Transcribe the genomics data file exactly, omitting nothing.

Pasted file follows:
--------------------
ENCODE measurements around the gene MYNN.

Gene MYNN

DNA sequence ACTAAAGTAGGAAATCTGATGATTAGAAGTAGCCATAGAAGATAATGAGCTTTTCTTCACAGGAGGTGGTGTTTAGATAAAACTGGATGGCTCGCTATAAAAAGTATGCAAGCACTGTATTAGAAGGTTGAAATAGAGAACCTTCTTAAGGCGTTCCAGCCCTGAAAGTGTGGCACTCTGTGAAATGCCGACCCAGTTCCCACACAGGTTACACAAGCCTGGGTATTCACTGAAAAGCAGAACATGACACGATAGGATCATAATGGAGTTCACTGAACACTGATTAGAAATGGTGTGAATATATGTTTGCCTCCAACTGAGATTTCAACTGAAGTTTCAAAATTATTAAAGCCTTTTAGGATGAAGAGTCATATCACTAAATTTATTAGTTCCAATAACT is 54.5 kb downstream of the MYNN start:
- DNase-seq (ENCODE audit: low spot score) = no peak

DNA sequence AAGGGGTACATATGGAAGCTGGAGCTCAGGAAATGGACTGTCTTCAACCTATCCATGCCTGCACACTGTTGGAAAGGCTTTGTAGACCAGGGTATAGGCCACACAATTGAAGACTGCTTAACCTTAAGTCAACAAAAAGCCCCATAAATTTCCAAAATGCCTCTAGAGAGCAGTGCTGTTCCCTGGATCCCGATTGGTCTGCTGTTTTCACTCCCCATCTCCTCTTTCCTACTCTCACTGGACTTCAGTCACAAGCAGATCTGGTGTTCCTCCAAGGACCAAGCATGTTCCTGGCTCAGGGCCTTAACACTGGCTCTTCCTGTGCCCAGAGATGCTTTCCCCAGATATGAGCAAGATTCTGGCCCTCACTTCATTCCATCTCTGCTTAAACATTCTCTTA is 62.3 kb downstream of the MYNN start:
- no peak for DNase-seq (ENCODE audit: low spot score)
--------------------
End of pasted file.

ENCODE measurements around the gene MYNN.

Gene MYNN

DNA sequence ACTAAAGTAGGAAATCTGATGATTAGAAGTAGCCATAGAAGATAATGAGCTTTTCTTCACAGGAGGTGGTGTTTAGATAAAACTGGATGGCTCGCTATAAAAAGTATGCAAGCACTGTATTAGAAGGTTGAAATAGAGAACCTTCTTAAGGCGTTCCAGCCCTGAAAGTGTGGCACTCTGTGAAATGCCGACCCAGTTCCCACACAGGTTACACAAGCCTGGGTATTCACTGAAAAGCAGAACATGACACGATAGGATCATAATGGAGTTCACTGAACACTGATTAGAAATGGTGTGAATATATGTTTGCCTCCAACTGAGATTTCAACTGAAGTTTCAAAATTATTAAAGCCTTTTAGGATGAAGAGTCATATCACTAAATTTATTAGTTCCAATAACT is 54.5 kb downstream of the MYNN start:
- DNase-seq (ENCODE audit: low spot score) = no peak

DNA sequence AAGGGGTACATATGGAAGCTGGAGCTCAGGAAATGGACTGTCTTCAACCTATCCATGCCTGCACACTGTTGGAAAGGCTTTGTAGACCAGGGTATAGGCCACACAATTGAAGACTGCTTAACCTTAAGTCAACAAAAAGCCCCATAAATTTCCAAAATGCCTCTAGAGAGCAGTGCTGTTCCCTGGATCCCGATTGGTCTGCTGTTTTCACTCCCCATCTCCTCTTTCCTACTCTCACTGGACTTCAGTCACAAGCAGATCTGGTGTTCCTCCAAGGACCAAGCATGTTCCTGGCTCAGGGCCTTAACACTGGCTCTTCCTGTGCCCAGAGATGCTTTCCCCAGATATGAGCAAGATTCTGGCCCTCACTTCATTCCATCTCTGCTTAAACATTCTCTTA is 62.3 kb downstream of the MYNN start:
- no peak for DNase-seq (ENCODE audit: low spot score)